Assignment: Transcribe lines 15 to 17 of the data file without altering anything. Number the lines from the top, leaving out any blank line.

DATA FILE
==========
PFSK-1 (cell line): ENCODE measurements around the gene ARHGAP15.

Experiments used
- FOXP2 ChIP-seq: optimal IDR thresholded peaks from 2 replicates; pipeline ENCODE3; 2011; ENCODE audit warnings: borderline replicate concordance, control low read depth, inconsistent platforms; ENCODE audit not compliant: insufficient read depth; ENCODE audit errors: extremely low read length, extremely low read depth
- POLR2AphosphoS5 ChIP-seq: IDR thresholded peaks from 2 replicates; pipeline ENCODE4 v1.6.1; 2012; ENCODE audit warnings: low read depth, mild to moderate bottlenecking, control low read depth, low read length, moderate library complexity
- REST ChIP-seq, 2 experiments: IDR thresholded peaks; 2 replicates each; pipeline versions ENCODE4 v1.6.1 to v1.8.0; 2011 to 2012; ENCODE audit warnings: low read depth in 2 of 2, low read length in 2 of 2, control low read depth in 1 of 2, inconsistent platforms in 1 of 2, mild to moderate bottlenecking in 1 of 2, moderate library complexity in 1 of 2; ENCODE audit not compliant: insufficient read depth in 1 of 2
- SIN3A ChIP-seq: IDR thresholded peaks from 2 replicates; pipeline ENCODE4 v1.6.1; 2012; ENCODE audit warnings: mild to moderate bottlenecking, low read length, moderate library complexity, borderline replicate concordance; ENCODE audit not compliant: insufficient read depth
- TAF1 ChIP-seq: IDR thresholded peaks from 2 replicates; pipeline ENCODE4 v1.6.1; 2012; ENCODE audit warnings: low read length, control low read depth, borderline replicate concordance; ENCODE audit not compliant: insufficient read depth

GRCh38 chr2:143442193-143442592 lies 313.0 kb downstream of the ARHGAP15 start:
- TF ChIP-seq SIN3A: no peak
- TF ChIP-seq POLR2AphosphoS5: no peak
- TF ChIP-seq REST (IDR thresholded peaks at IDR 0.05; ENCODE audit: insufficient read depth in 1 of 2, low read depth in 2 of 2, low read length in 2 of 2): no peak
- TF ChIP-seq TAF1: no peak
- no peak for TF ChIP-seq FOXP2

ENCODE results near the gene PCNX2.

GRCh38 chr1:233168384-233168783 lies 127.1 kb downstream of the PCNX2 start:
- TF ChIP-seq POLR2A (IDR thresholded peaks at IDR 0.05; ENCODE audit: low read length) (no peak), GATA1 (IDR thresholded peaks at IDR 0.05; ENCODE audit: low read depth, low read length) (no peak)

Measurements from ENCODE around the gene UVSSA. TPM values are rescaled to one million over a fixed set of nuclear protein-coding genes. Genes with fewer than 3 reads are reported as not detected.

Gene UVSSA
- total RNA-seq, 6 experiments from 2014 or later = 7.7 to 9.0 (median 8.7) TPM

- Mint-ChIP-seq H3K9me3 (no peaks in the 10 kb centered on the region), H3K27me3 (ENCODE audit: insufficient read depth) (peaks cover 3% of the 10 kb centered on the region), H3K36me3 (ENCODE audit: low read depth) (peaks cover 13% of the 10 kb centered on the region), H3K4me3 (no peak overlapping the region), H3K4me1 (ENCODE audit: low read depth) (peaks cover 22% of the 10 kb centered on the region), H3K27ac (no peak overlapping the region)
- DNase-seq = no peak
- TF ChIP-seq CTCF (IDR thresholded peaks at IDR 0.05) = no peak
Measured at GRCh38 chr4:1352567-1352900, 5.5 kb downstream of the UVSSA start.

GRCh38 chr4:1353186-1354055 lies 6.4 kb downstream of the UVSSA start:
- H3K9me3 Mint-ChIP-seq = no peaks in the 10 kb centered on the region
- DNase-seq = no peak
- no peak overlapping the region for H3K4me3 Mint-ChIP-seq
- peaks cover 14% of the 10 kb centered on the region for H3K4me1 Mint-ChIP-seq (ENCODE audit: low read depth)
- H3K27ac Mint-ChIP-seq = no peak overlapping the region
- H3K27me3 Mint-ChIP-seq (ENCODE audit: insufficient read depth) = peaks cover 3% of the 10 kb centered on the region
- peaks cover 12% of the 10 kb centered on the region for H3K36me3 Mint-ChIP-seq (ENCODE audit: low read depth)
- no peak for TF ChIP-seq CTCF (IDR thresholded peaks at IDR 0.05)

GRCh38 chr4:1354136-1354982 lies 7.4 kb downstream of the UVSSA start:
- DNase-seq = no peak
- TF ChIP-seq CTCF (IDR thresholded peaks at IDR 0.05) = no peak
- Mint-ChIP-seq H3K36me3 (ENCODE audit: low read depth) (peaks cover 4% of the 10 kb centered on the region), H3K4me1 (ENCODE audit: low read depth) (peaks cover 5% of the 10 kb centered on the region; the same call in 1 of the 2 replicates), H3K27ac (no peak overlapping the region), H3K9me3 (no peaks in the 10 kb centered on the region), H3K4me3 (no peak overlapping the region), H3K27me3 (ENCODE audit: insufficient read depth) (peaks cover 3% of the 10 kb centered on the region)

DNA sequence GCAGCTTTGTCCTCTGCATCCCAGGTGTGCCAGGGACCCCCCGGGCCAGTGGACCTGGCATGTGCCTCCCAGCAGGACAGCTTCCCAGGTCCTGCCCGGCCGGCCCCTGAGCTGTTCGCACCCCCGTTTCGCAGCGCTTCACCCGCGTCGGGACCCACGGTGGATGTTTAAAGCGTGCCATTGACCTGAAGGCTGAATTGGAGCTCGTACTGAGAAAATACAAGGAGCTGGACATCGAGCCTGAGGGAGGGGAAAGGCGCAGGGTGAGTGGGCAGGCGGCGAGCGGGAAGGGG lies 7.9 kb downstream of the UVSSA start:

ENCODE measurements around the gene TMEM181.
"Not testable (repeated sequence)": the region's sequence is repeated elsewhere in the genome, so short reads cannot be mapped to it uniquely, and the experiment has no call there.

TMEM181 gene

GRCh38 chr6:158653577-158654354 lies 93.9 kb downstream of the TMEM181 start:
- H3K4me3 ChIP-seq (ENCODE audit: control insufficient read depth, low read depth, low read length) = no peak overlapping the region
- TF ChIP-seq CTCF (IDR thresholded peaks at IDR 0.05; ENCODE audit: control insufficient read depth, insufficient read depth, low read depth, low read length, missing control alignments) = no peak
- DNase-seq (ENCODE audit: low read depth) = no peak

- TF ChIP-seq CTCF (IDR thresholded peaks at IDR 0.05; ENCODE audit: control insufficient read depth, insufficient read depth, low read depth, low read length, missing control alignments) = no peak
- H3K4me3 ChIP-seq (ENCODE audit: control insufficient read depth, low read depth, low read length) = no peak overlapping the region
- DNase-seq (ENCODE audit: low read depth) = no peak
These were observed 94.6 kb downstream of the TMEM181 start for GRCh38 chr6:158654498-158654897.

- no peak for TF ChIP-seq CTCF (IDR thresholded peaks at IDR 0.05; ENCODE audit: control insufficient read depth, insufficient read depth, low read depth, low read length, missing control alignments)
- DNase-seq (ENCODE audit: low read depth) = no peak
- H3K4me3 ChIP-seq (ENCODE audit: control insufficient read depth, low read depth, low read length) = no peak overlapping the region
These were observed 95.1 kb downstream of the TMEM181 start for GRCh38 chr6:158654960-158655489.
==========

GRCh38 chr1:233168384-233168783 lies 127.1 kb downstream of the PCNX2 start:
- TF ChIP-seq POLR2A (IDR thresholded peaks at IDR 0.05; ENCODE audit: low read length) (no peak), GATA1 (IDR thresholded peaks at IDR 0.05; ENCODE audit: low read depth, low read length) (no peak)

Measurements from ENCODE around the gene UVSSA. TPM values are rescaled to one million over a fixed set of nuclear protein-coding genes. Genes with fewer than 3 reads are reported as not detected.